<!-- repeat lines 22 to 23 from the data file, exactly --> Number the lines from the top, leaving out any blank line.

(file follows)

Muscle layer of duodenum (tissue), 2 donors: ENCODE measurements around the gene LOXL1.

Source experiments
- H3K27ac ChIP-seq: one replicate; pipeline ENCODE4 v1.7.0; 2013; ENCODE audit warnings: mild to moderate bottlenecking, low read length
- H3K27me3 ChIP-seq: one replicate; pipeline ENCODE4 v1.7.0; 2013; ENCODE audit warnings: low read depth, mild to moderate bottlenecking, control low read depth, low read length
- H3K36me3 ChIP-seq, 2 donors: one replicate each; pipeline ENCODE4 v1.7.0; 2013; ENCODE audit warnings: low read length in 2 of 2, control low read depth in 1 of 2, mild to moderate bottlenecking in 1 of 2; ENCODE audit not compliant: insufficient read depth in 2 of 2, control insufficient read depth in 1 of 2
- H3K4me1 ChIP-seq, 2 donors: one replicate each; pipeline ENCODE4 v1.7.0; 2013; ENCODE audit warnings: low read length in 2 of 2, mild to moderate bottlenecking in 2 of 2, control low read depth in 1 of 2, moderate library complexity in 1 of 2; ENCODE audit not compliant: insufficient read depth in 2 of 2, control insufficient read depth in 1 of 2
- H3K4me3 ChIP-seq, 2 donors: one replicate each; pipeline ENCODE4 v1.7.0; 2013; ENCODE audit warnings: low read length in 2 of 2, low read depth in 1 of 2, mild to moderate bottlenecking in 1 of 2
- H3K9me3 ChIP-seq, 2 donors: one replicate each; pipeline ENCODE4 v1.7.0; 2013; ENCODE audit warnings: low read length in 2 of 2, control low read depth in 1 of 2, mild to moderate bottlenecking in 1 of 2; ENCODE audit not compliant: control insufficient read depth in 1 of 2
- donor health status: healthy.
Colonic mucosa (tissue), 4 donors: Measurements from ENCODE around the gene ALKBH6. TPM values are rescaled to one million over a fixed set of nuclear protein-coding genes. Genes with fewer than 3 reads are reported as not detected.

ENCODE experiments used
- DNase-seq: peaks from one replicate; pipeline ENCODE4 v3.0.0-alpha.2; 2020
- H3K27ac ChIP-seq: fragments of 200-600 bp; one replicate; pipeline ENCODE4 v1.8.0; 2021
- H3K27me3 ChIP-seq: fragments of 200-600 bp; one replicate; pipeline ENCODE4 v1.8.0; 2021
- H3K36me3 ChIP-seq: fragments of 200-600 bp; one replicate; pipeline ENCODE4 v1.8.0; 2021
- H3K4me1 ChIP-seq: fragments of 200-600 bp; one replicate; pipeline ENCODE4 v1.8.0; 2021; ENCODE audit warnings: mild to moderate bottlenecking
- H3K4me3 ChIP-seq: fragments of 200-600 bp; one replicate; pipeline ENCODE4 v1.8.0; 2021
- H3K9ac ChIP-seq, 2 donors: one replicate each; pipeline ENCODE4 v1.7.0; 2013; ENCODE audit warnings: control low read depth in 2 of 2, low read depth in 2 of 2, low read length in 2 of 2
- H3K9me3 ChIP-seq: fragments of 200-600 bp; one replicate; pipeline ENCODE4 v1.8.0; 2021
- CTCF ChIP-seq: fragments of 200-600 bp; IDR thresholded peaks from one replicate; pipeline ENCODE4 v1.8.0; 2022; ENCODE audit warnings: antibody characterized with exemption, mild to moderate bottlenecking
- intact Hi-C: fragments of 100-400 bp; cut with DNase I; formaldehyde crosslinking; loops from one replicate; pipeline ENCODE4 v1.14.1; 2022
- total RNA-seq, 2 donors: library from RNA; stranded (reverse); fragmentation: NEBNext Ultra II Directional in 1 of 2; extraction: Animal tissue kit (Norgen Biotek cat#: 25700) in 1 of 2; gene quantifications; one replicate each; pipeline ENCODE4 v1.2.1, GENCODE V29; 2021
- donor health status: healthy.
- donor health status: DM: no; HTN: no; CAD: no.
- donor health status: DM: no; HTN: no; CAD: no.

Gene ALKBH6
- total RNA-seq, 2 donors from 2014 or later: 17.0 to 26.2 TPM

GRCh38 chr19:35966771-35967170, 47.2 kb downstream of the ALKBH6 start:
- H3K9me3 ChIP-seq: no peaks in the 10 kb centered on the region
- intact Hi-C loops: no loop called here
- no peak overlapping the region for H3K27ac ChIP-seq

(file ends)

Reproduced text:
- total RNA-seq, 2 donors: library from RNA; stranded (reverse); fragmentation: NEBNext Ultra II Directional in 1 of 2; extraction: Animal tissue kit (Norgen Biotek cat#: 25700) in 1 of 2; gene quantifications; one replicate each; pipeline ENCODE4 v1.2.1, GENCODE V29; 2021
- donor health status: healthy.